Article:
This week’s installment of Labour & Pop Culture is “Wichita Lineman”, originally recorded by Glen Campbell. It was written about a telephone line man that writer Jimmy Webb saw a top a lonely pole while driving through Oklahoma.

Webb combined this striking visual with demands of the job (“”And if it snows that stretch down south won't ever stand the strain) and a backstory (perhaps his own) where the lineman pines for someone (“And I need you more that want you, and I want you for all time”). The result is a haunting portrait of a lonely man in a lonely job.

The song has been covered by a lot of artists (e.g., REM, Guns and Roses, Billy Joel, Stone Temple Pilots). I picked this Cassandra Wilson version because the vocal is clear and jazz interpretation is interesting and moody. You can hear Campbell’s original version. Interestingly, he handles the awkward rising notes at end of each verse better than anyone else.

I am a lineman for the county and I drive the main road
Searchin' in the sun for another overload
I hear you singin' in the wire, I can hear you through the whine
And the Wichita Lineman is still on the line

I know I need a small vacation but it don't look like rain
And if it snows that stretch down south won't ever stand the strain
And I need you more than want you, and I want you for all time
And the Wichita Lineman is still on the line

[Instrumental Interlude]

And I need you more than want you, and I want you for all time
And the Wichita Lineman is still on the line

[Instrumental to end]

-- Bob Barnetson

Tuesday, September 19, 2017

OHS protections for pregnant and breastfeeding workers

Last week, the Parkland Institute published a blog post written by myself, and two research collaborators. It provided some important context for the Alberta Occupational Health and Safety Act review. The deadline for submissions to the review is October 16. 

An issue that has received little discussion so far is protective leave for pregnant and breastfeeding women. Yesterday, for example, a worker reported being terminated because she was pregnant because the employer was concerned that the lifting requirement of the job was to great for her. 

The company, now the subject of a human rights complaint, disputes this characterization. But:
The temp agency that hired Deghanifard, Manpower, told the commission they were informed Deghanifard's assignment had ended because her role involved lifting heavy items and in her condition the manager felt it could be harmful to her.
There are approximately 50,000 pregnancies in Alberta each year. Pregnant and nursing women face unique physical, biological, and chemical workplace health hazards. Alberta’s Occupational Health and Safety Act requires workers to refuse unsafe work but, in practice, few workers refuse unsafe work for fear of job loss.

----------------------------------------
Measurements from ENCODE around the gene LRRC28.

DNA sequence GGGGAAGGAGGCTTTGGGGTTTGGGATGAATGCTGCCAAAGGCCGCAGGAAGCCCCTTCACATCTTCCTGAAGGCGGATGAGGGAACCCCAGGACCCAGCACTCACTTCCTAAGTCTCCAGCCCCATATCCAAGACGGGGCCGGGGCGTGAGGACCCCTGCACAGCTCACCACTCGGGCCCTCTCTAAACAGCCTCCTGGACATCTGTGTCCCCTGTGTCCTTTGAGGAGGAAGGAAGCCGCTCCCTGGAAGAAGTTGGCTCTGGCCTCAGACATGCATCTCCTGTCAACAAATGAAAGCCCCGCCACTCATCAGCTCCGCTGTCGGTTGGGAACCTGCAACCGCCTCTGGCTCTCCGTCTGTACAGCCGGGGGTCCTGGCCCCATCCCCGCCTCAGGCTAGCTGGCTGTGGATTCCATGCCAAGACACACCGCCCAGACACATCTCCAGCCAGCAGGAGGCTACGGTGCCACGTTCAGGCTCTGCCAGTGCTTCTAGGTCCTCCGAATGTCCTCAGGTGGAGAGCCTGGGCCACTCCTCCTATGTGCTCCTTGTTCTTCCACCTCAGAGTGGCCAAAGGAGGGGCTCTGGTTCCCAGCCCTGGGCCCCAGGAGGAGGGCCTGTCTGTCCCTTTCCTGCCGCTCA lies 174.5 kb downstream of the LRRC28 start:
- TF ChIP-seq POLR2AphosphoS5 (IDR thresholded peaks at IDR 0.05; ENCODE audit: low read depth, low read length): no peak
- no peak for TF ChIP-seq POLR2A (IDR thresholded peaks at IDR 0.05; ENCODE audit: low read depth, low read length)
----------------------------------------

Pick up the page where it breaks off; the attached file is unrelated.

Alberta’s Human Rights Act requires employers to accommodate pregnant and breastfeeding workers to the point of undue hardship. Workers who are not accommodated can complain, but such complaints take months and years to resolve. During this time, workers who are denied accommodation may be without financial support.

Quebec provides pregnant or breastfeeding women who work in conditions that threaten their health or the health of their unborn or breastfeeding children (and who can produce a medical certificate to substantiate these concerns) with access to (1) immediate re-assignment, or (2) protective leave funded by the La Commission de la santé et de la sécurité du travail (i.e., the workers’ compensation board).

Alberta’s current health and safety protections for pregnant and breast-feeding women are inadequate. Providing pregnant and breast-feeding workers with wage-loss benefits should their employer refuse to address workplace hazards will make workplaces safer for this uniquely vulnerable group. The cost of any such leaves can be recouped from the employer via a special workers’ compensation levy.

-- Bob Barnetson

Friday, September 15, 2017

Labour & Pop Culture: Day Sleeper

This week’s installment of Labour & Pop Culture is “Day Sleeper” by REM. The song is about a worker pulling the night shift (perhaps on a long-term basis) and the physical grid that this entails.

As Jason Foster and I noted in Health and Safety in Canadian Workplaces, shift work is associated with poorer worker health. The main issue with shift work is its potential to disrupt a worker’s circadian rhythms. Circadian rhythms (commonly known as the biological clock) are the daily (24-hour) cycles our body follows to ensure (in humans) high activity during the day and low activity at night.

Sleeping and waking, eating, adrenalin, body temperature, blood pressure, pulse, and many other bodily functions are regulated by circadian rhythms. When work occurs outside of that daily rhythm, it places strain on the body as it is forced to alter the cycle.

A second concern is that shift work is associated with behaviour contributing to poorer health, including smoking, poor diet, and increased alcohol consumption. Shift work also disrupts family and social activities. This disruption adds stress and reduces the support that workers can draw upon to manage stress.

Research into shift work has been extensive and shows a wide range of health effects. In the short term, shift work leads to shortened and less restorative sleep and chronic tiredness and lack of alertness, as well as stomach aches, indigestion, and heartburn. Shift work is associated with increased risk of workplace incidents and injury. The risk increases as the number of days on the disruptive shift grows. It also jumps if the disrupted shift lasts longer than eight hours.

Longer-term exposure to shift work is associated with a series of illnesses and conditions. Shift workers report significantly higher rates of burnout, emotional exhaustion, stress, anxiety, depression, and other psychological distress. Shift work increases a worker’s risk of developing diabetes, and some studies have also found a greater risk of heart disease. Some studies have also suggested a link between shift work and pregnancy complications.